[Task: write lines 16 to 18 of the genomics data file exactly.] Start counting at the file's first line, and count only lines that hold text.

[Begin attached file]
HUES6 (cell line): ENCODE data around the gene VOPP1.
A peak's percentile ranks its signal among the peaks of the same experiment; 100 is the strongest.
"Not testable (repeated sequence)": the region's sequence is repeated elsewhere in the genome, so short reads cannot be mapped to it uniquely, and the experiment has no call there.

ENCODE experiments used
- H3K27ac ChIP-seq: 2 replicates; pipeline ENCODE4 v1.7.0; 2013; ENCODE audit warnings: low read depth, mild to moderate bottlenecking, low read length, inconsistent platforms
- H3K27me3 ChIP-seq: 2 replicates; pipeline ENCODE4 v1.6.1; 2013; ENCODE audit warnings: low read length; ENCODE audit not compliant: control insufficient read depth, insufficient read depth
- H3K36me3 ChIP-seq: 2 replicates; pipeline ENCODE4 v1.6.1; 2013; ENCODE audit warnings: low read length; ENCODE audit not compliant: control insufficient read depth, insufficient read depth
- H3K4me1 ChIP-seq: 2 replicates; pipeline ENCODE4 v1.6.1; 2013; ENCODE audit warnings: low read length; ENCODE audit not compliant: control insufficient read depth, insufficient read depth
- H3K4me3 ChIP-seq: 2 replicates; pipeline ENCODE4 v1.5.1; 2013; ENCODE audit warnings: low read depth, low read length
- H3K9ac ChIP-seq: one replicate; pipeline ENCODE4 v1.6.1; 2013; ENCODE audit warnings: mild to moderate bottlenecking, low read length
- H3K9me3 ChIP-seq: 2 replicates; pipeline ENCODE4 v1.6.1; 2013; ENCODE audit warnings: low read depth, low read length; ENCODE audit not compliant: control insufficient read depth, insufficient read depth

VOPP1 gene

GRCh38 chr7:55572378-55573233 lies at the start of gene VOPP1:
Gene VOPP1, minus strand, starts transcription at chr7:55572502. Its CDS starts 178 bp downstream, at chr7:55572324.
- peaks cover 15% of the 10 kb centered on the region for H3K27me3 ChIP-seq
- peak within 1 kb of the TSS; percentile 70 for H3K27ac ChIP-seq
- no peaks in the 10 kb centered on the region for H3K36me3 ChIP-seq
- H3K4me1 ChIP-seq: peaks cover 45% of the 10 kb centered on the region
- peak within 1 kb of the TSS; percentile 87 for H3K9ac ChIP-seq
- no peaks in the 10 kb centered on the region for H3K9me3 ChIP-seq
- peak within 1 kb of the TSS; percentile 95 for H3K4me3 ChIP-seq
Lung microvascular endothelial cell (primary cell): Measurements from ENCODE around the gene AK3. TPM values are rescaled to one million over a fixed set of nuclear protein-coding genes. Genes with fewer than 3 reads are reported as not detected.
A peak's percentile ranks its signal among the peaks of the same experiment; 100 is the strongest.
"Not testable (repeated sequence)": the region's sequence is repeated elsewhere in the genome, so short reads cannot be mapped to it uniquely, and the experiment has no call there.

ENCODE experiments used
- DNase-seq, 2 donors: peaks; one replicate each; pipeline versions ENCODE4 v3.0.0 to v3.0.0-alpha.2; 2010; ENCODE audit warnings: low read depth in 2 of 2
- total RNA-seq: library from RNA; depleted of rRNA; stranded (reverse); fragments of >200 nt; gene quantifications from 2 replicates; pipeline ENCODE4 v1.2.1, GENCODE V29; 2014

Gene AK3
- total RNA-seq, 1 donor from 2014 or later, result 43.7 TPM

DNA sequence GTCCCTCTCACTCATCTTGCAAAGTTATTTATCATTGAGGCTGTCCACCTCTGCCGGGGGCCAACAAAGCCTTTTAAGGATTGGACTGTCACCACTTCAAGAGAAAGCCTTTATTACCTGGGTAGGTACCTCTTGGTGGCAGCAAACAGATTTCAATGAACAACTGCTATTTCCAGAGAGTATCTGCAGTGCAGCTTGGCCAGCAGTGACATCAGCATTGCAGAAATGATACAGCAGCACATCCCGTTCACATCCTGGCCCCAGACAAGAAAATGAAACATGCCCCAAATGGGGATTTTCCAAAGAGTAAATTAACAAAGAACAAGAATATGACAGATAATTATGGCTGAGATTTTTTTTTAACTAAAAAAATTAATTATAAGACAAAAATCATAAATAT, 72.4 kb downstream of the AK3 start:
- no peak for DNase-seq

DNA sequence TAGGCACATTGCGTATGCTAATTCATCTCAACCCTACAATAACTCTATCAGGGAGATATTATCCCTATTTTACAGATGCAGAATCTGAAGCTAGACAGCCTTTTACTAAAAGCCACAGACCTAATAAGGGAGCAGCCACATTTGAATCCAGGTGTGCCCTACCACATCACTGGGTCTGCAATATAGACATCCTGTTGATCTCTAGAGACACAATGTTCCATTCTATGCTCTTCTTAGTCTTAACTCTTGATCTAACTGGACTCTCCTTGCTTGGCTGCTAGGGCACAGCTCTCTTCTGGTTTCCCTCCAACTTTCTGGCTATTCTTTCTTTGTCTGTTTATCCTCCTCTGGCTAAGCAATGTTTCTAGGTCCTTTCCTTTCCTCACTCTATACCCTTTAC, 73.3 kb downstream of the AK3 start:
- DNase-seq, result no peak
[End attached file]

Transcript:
- peak within 1 kb of the TSS; percentile 70 for H3K27ac ChIP-seq
- no peaks in the 10 kb centered on the region for H3K36me3 ChIP-seq
- H3K4me1 ChIP-seq: peaks cover 45% of the 10 kb centered on the region